Education and the Social Web. Connective Learning and the Commercial Imperative, recently posted by Norm Friesen, analyses the way in which some of the key structures of online social media are driven by the needs of the advertisers that provide platforms such as Facebook with their income. Looking at Facebook in particular, he suggests that some of these commercially-driven features deliberately obstruct or even prevent some of the sorts of communication essential to educational and social processes.
It is nice to see him quoting from Raymond Williams’ Television: Technology and Cultural Form – written in 1974, Williams’ critique of commercial television can be applied almost word-for-word to the effect of commercial interests on the social web, both in terms of structure and content. An essential part of this process is the influence wielded by commerce over what we can or cannot see, or do, on online social platforms.
“The social Web realizes its control over users through informational design, architecture, and algorithm.”
“You are not Facebook’s customer. You are the product that they sell to their real customers ‐ advertisers. Forget this at your peril.” ‐ quoted from Steve Greenberg.
Friesen illustrates his argument with reference to a couple of Facebook features I have often scraped up against. What are ‘Friends’? How many ‘Friends’ can you have before the word begins to lose its meaning?? I bumped into a friend (small ‘f’) a couple of hours ago, in the local Food Market, and we had a chat for 5 minutes. I’ve just checked, and she has 579 Facebook ‘Friends’. I don’t even know 579 people :-).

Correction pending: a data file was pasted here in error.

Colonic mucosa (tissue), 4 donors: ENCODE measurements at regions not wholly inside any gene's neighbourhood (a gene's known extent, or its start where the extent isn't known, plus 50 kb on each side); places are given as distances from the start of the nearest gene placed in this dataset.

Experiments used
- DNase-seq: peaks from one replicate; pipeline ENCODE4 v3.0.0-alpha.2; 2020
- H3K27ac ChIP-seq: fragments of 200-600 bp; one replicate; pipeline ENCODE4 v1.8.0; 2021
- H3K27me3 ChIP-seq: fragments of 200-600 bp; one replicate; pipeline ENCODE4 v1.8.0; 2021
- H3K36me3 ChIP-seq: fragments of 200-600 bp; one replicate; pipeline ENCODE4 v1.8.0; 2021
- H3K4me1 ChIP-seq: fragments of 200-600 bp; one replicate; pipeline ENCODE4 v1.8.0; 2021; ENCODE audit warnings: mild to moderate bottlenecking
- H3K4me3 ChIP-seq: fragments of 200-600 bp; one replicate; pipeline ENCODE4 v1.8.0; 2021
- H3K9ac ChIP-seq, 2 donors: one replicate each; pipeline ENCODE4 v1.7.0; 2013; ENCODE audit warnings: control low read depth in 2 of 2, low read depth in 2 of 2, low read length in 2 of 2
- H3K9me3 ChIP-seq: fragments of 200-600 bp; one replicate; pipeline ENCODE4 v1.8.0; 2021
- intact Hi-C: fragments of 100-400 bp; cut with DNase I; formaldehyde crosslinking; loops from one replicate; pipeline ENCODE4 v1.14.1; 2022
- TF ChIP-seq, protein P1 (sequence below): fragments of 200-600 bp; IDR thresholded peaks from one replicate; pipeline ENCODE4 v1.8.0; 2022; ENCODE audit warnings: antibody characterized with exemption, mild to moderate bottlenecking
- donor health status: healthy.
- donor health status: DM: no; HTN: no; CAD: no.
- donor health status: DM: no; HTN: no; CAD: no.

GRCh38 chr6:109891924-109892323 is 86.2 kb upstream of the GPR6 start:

Lots of my Facebook ‘Friends’ ‘Like’ something or other from time to time, and I do occasionally too. Sometimes someone comes up with something I definitely do not like, and I’m sure I must put things up that are not to the taste of some of my ‘Friends’, particularly in the ever-tricky areas of politics and religion. Yet whilst Facebook is keen to promote ‘Likes’, there is no button to ‘Dislike’, or ‘Disagree’ – although these are normal reactions, we have them all the time. Facebook definitely does not model the natural processes of human interaction, and there must be a reason. Friesen suggests the reason is money – advertisers’ money.
I use all the platforms displayed in the diagram above, and several others, both for personal and professional purposes, and actively encourage others to do so too. I am continually amazed and excited by the possibilities they open up. Friesen reminds us of the possibilities they close off, or hide away, at the same time, and of the commercial game we are are being sucked into as we use them.
NB: notice you have an opportunity to ‘Like’ this post below. But not to ‘Dislike’ it, of course.